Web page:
300 NE 2nd Ave, Miami
S Bldg 1, Room 1365
305-237-3696
www mdc edu
Call gallery for exhibition information

MIAMI INTERNATIONAL UNIVERSITY
OF ART AND DESIGN
1501 Biscayne Blvd, Miami
305-428-5700
www mymlu com
Call gallery for exhibition information


Frances Trombly, Mop, hand-spun
silver wool and cotton, wooden
mop handle, 2008, at the Frost Art
Museum.
Auction" with Daniel Arsham, Hernan Bas, Jose Bedla,
Berry von Boekel, Enrlque Martinez Celaya, Francesca
DiMattio, Dzine, Teresita Fernandez, Naomi Fisher,
Mauro Glaconi, Llam Gillick, Valerle Hegarty, Marne
Lorenz, Kon Newkirk, Angel Otero, Gavin Perry, Adam
Putnam, Crlstina Lei Rodriguez, Mette Tommerup, and
Mike Vasquez
Auction April 17, 6:30 to 9:30 p.m. at the Sagamore
Hotel, 1671 Collins Ave., Miami Beach

LYLE O. REITZEL GALLERY
2441 NW2nd Ave, Miami
305-573-1333
www artnet com/reitzel html
Call gallery for exhibition information

MIAMI ART SPACE
244 NW 35th St, Miami
305-438-9002
www mlamlartspace com
Call gallery for exhibition information


MIRIAM FERNANDES GALLERY
3618 NE 2nd Ave, Miami
305-573-9531
www mirlamfernandes com
April 10 through April 30
"Timeless Joy of Life" by Don McClain
Reception April 10, 6 to 9 p.m.

MUSEO VAULT
346 NW 29th St, Miami
305-571-1175
www museovault com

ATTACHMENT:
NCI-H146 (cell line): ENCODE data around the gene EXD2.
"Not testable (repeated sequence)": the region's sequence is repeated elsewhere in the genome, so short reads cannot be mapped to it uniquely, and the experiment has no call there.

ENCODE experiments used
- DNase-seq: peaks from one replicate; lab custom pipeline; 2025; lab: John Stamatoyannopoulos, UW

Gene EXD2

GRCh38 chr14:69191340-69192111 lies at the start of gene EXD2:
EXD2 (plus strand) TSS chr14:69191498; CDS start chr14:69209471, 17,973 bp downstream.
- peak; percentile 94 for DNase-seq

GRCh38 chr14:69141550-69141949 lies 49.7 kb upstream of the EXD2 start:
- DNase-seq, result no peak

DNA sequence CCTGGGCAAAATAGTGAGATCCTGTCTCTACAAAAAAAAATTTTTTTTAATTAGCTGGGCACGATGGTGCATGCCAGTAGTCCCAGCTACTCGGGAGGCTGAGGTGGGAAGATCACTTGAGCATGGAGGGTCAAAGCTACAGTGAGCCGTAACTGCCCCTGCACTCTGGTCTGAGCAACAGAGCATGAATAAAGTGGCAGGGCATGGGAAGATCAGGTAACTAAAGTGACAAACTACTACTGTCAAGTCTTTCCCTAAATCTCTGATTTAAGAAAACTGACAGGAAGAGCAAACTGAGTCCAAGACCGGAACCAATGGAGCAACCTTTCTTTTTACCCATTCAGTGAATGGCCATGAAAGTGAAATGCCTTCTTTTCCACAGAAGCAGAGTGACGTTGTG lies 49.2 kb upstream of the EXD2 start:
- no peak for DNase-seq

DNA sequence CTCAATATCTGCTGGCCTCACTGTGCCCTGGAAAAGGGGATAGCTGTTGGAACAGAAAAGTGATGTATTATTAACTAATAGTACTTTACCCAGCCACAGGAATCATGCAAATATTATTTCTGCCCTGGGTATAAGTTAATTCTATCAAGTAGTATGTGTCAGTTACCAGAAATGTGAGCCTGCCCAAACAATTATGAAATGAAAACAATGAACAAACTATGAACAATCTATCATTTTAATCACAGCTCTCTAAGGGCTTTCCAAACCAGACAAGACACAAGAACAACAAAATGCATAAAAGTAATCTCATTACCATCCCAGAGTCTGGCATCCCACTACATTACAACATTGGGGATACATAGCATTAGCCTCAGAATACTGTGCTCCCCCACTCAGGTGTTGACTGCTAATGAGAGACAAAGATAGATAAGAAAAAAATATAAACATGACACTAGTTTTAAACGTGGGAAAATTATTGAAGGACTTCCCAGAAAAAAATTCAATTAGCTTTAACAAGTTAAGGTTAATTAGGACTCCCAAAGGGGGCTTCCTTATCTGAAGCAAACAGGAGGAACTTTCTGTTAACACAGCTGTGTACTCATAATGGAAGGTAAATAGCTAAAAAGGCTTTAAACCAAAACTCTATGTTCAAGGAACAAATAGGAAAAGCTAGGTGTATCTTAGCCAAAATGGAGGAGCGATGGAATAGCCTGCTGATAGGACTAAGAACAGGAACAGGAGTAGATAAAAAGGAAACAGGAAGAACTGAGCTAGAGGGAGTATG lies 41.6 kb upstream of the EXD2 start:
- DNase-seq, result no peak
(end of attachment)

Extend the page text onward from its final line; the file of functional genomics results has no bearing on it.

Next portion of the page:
Through April 30
"[harmony]" by Alex Yanes
Reception April 10, 7 to 10 p.m.

MYPAC
3324 N Miami Ave, Miami
305-981-6199
April 10 through May 29
"Yellow" with various artists
Reception April 10, 7 to 10 p.m.

OUR HOUSE WEST OF WYNWOOD
3100 NW 7th Ave, Miami
305-490-2976
www oh-wow com
April 29 through May 29
"If You Don't Belong, Don't Be Long" by Scott Campbell
Reception April 29, 6 to 8 p.m.


PANAMERICAN ART PROJECTS
2450 NW 2nd Ave, Miami
305-573-2400
www panamericanart com
Through April 17
Carolina Sardl and Ted Larsen
April 24 through June 3
Gigl Leso and "Don't Call Me Pretty Women in Arts"
with Belkys Ayon, Tania Bruguera, C Ryder Cooley,
Nora Correas, Andrea Cote, Antonia Eriz, Ana Fabry,
Aimee Garcla, Crlstina Lucas, Jane Martin, Elsa Mora,
Marta Maria Perez Bravo, Sandra Ramos, Rosangela
Renno, Graclela Sacco, Carolina Sardl, Vibeke
Tandberg, Lucia Warck Melster, and Maysey Craddock